The new Illustration Friday challenge word this week is “shy”.
Phyllis Driver had dreams of becoming a concert pianist, but lacked confidence in her talent. Instead, the shy Phyllis became the humor editor of the Bluffton College newspaper. At 22, Phyllis married Sherwood Diller and resigned herself to the dull and expected life of a housewife. She took a job as an advertising copywriter to help support the family, now expanded to six children. After a move to California, Phyllis began working as a secretary at a San Francisco television station, where a pair of local show hosts encouraged her to develop a stand-up act based around the one-liners she had written. Playing upon the trials and tribulations of being a housewife, Phyllis worked out an act and, after much persuasion, was booked at the trendy Purple Onion nightclub. Female comedians were unheard of at the time, but Phyllis appeared for an unprecedented 87 weeks. Her ground-breaking performances opened the doors for women comedians like Joan Rivers and Totie Fields.
Soon, Phyllis took her act on a cross-country tour. Clad in comically outlandish dresses and carrying her trademark fake cigarette holder (Phyllis hated smoking), she hit big with her self-deprecating humor and tales of her home life with her husband, the overbearing, lazy “Fang” (a non-existent character that Phyllis created — based on no one in particular). She caught the attention of such comedic heavyweights as Bob Hope and Lucille Ball. Hope put her in small roles in many of his films and remained a life-long friend. Phyllis made countless TV appearances on variety and talk shows. Off-stage Phyllis remained quiet, shy and reserved, saving her wild and outrageous antics for the on-stage character she created.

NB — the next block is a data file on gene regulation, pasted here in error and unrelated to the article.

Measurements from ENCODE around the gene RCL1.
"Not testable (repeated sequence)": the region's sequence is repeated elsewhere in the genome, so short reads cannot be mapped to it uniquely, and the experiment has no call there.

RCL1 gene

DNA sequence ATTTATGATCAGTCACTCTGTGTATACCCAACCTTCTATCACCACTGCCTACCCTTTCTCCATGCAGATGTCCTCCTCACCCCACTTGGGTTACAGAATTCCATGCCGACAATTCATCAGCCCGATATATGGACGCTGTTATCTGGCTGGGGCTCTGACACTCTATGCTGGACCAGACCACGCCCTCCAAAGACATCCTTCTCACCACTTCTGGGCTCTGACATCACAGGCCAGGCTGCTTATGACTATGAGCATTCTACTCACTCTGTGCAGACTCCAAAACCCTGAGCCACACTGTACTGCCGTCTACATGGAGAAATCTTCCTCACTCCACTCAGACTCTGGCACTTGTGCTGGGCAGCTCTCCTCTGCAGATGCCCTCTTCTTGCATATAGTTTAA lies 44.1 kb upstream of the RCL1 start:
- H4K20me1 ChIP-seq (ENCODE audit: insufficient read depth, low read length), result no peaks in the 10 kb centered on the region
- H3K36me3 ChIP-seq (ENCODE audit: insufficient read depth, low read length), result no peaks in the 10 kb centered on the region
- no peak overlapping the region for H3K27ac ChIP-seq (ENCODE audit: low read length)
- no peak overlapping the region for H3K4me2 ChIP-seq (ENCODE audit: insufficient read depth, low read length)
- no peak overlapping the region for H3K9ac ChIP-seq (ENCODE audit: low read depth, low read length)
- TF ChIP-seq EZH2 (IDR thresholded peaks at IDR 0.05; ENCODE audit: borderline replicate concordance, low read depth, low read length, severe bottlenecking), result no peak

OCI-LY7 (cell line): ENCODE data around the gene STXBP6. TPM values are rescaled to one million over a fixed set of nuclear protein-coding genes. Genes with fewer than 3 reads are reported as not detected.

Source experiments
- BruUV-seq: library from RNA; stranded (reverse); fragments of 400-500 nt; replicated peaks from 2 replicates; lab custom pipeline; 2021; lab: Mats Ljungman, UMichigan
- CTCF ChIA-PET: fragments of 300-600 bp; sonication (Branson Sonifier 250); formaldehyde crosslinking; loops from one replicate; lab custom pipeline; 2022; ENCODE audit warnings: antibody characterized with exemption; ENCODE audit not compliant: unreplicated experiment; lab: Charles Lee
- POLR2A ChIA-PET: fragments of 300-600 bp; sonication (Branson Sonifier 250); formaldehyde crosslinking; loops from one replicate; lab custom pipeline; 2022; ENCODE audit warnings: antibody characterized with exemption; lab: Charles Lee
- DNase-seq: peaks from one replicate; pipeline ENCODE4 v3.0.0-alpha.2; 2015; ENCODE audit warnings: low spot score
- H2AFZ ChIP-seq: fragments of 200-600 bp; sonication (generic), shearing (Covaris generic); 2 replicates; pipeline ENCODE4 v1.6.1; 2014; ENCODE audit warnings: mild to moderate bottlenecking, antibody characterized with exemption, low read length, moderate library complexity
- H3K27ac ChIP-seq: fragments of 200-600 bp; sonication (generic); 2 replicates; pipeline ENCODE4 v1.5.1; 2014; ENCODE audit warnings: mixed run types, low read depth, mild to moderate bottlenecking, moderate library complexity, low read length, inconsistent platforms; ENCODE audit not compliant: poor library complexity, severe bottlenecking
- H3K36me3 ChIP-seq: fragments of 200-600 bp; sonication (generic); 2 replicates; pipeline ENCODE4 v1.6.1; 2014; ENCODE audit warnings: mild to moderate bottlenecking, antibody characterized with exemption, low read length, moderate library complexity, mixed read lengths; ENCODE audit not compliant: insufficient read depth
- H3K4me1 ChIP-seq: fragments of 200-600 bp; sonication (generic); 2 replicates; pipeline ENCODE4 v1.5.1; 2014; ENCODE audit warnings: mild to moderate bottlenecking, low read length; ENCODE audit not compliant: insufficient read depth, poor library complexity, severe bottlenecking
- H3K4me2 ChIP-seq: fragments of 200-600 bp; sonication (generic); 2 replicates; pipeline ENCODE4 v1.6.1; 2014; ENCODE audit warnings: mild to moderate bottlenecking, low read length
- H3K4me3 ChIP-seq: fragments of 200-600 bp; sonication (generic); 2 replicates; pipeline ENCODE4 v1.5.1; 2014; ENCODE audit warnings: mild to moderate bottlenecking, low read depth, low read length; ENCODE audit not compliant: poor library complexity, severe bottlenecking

After a long, illustrious and fruitful career, Phyllis retired from show business, choosing to spend her final days painting, gardening and — her first love — playing the piano. She passed away in August 2012 at the age of 95 with, according to her son Perry, a smile on her face.